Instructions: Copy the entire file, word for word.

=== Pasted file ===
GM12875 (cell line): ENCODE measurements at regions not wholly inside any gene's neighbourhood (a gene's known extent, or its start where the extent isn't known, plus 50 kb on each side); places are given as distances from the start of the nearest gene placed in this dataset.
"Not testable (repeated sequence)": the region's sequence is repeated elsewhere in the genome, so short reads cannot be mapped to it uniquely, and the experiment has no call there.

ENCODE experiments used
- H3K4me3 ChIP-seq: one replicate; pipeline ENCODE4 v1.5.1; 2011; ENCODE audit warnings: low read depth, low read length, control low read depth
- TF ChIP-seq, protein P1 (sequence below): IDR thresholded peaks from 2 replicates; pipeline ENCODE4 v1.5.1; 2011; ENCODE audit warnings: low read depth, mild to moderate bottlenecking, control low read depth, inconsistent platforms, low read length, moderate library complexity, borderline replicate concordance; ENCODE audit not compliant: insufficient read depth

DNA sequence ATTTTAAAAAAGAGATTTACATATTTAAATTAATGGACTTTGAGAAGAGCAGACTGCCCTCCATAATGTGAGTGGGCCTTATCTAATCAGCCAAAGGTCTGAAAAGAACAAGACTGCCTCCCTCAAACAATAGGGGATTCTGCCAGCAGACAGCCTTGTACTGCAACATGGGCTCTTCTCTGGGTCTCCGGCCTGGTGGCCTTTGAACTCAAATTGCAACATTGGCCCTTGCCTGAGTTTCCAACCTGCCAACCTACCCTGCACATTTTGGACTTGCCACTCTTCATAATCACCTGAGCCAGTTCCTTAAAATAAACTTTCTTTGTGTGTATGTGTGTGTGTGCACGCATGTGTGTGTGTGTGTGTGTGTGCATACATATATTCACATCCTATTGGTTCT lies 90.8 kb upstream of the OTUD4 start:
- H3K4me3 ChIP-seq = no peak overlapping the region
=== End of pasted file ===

GM12875 (cell line): ENCODE measurements at regions not wholly inside any gene's neighbourhood (a gene's known extent, or its start where the extent isn't known, plus 50 kb on each side); places are given as distances from the start of the nearest gene placed in this dataset.
"Not testable (repeated sequence)": the region's sequence is repeated elsewhere in the genome, so short reads cannot be mapped to it uniquely, and the experiment has no call there.

ENCODE experiments used
- H3K4me3 ChIP-seq: one replicate; pipeline ENCODE4 v1.5.1; 2011; ENCODE audit warnings: low read depth, low read length, control low read depth
- TF ChIP-seq, protein P1 (sequence below): IDR thresholded peaks from 2 replicates; pipeline ENCODE4 v1.5.1; 2011; ENCODE audit warnings: low read depth, mild to moderate bottlenecking, control low read depth, inconsistent platforms, low read length, moderate library complexity, borderline replicate concordance; ENCODE audit not compliant: insufficient read depth

DNA sequence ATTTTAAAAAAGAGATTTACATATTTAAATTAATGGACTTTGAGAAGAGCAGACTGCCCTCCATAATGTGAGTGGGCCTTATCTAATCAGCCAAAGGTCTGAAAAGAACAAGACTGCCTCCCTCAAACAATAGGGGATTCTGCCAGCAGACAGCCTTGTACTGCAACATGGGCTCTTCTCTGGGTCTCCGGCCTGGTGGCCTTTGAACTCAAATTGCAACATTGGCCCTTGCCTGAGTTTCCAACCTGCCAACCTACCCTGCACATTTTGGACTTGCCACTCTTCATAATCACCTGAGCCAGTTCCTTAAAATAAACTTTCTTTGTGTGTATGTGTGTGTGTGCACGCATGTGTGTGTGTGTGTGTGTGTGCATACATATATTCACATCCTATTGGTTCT lies 90.8 kb upstream of the OTUD4 start:
- H3K4me3 ChIP-seq = no peak overlapping the region